4Chan closure Pepe the Frog
Pepe the Frog was laid to rest by creator Matt Furie on 2 MayWikicommons

The creator of the cartoon Pepe the Frog has killed off the character after appearing to concede it cannot be reclaimed from the alt-right and white supremacists.

US artist Matt Furie created Pepe, a peaceful dope-smoking amphibian, as part of his 'Boy's Club' comics on Myspace in 2005. Pepe was incongruously appropriated by the far right in the run-up to last year's US election.

Hillary Clinton and the Anti-Defamation League both identified Pepe as hate symbol after he was incorporated into a flood of racist, anti-Semitic and Nazi-glorifying memes.

Now Furie appears to have reluctantly laid his creation to rest after a 'Save Pepe' campaign failed to detoxify the frog's public image.

A new comic strip shows Pepe appearing to lie dead in an open casket while his 'Boy's Club' friends pay their last respects.

"Having your creation appropriated without consent is never something an artist wants to suffer," a statement from Fantagraphics, the independent publisher of the latest Pepe story, read.

"But having it done in the service of such repellent hatred – and thereby dragging your name into the conversation, as well – makes it considerably more troubling," it added.

Pepe became an internet meme in 2008 when people began using frames of the cartoon, particularly one in which he is saying "feels good, man", on forums and social media.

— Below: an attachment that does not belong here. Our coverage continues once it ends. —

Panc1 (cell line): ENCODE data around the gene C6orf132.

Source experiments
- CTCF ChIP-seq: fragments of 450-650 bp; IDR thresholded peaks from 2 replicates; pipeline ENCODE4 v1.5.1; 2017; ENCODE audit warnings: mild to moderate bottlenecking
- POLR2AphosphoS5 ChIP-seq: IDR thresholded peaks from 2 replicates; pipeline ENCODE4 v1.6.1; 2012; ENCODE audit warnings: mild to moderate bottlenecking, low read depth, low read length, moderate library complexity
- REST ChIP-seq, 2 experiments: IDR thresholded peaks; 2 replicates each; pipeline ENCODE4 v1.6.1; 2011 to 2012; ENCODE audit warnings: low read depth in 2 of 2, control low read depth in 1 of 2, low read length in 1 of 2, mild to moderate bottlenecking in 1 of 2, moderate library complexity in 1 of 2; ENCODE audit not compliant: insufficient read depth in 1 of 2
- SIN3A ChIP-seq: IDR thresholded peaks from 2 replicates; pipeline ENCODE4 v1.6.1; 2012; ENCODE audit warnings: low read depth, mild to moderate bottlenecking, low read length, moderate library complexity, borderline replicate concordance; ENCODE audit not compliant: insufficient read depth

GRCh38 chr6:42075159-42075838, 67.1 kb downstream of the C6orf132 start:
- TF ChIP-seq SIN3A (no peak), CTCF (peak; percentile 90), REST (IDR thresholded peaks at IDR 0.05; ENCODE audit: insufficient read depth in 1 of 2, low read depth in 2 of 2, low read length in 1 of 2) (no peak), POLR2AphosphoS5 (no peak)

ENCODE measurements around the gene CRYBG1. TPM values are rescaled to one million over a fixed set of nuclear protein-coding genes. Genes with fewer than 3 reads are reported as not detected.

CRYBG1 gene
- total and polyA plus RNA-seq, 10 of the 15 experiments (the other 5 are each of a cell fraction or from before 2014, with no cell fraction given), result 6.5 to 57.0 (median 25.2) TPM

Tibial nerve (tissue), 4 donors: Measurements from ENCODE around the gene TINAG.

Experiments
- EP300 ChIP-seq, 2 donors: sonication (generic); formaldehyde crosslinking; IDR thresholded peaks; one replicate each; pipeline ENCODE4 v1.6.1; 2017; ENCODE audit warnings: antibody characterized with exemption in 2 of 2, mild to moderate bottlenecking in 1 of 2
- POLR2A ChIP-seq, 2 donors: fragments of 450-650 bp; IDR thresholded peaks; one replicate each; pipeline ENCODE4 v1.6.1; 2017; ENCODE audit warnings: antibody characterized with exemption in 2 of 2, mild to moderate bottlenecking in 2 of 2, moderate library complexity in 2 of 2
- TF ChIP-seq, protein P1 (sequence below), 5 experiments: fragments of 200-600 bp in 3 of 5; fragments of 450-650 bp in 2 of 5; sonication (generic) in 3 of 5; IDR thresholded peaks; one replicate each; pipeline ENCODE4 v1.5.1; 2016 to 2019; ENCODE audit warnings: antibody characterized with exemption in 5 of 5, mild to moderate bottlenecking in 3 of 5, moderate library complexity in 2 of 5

The meme then split into a number of variants, expressing a range emotions and attitudes, appealing to a diverse group of people.

Then, in 2015, the burgeoning alt-right movement co-opted Pepe into messages spouting a white nationalist agenda. By October, Donald Trump had retweeted a cartoon hybrid of himself and Pepe with the caption: You Can't Stump the Trump.

Pepe the Frog
Pepe the Frog has been adopted in memes by the 'alt-right' movement, which has rallied around President-elect Donald Trumpvia Twitter

More disturbingly, images of Pepe wearing Nazi regalia and performing acts of sexual and racist violence began to flourish.

As recently as October 2016, Furie had been optimistic that Pepe's dark mutation in the hands of the far right would not be everlasting.

In an article for Time magazine, he wrote: "A chill frog-dude named Pepe who I created a decade ago became a hate symbol... but there is still hope."

Peace-loving Pepe fans attempted to counter his latter-day dark mutation by flooding the internet with positive, loving Pepe memes.

However, the 2 May 'Boy's Club' strip set at Pepe's funeral appears to suggest that Furie, at least, is resigned to defeat.